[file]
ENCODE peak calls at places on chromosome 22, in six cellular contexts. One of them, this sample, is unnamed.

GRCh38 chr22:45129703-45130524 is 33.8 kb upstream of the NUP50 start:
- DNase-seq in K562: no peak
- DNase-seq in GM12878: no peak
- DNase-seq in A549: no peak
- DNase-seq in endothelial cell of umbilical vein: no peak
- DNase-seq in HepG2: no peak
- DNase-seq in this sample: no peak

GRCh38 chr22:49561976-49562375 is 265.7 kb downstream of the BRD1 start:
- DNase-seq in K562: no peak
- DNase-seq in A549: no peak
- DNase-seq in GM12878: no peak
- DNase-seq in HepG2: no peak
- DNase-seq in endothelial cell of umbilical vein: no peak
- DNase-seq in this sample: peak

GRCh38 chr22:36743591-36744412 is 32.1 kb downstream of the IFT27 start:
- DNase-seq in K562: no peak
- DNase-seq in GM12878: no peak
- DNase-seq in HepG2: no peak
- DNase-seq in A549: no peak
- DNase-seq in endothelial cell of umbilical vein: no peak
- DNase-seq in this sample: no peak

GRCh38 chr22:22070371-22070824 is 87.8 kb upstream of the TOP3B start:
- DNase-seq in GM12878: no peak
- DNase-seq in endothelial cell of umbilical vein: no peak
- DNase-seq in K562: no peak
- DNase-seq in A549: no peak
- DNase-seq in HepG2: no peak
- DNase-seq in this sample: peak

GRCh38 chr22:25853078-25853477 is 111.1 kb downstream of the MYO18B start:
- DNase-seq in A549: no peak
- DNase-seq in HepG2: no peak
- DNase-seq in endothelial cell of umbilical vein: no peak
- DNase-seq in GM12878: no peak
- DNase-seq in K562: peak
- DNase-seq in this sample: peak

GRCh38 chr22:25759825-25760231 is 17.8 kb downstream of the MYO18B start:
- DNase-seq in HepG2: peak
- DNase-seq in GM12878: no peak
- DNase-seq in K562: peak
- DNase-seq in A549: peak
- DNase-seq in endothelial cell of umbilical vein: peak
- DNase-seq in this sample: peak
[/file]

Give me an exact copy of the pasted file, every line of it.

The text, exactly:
ENCODE peak calls at places on chromosome 22, in six cellular contexts. One of them, this sample, is unnamed.

GRCh38 chr22:45129703-45130524 is 33.8 kb upstream of the NUP50 start:
- DNase-seq in K562: no peak
- DNase-seq in GM12878: no peak
- DNase-seq in A549: no peak
- DNase-seq in endothelial cell of umbilical vein: no peak
- DNase-seq in HepG2: no peak
- DNase-seq in this sample: no peak

GRCh38 chr22:49561976-49562375 is 265.7 kb downstream of the BRD1 start:
- DNase-seq in K562: no peak
- DNase-seq in A549: no peak
- DNase-seq in GM12878: no peak
- DNase-seq in HepG2: no peak
- DNase-seq in endothelial cell of umbilical vein: no peak
- DNase-seq in this sample: peak

GRCh38 chr22:36743591-36744412 is 32.1 kb downstream of the IFT27 start:
- DNase-seq in K562: no peak
- DNase-seq in GM12878: no peak
- DNase-seq in HepG2: no peak
- DNase-seq in A549: no peak
- DNase-seq in endothelial cell of umbilical vein: no peak
- DNase-seq in this sample: no peak

GRCh38 chr22:22070371-22070824 is 87.8 kb upstream of the TOP3B start:
- DNase-seq in GM12878: no peak
- DNase-seq in endothelial cell of umbilical vein: no peak
- DNase-seq in K562: no peak
- DNase-seq in A549: no peak
- DNase-seq in HepG2: no peak
- DNase-seq in this sample: peak

GRCh38 chr22:25853078-25853477 is 111.1 kb downstream of the MYO18B start:
- DNase-seq in A549: no peak
- DNase-seq in HepG2: no peak
- DNase-seq in endothelial cell of umbilical vein: no peak
- DNase-seq in GM12878: no peak
- DNase-seq in K562: peak
- DNase-seq in this sample: peak

GRCh38 chr22:25759825-25760231 is 17.8 kb downstream of the MYO18B start:
- DNase-seq in HepG2: peak
- DNase-seq in GM12878: no peak
- DNase-seq in K562: peak
- DNase-seq in A549: peak
- DNase-seq in endothelial cell of umbilical vein: peak
- DNase-seq in this sample: peak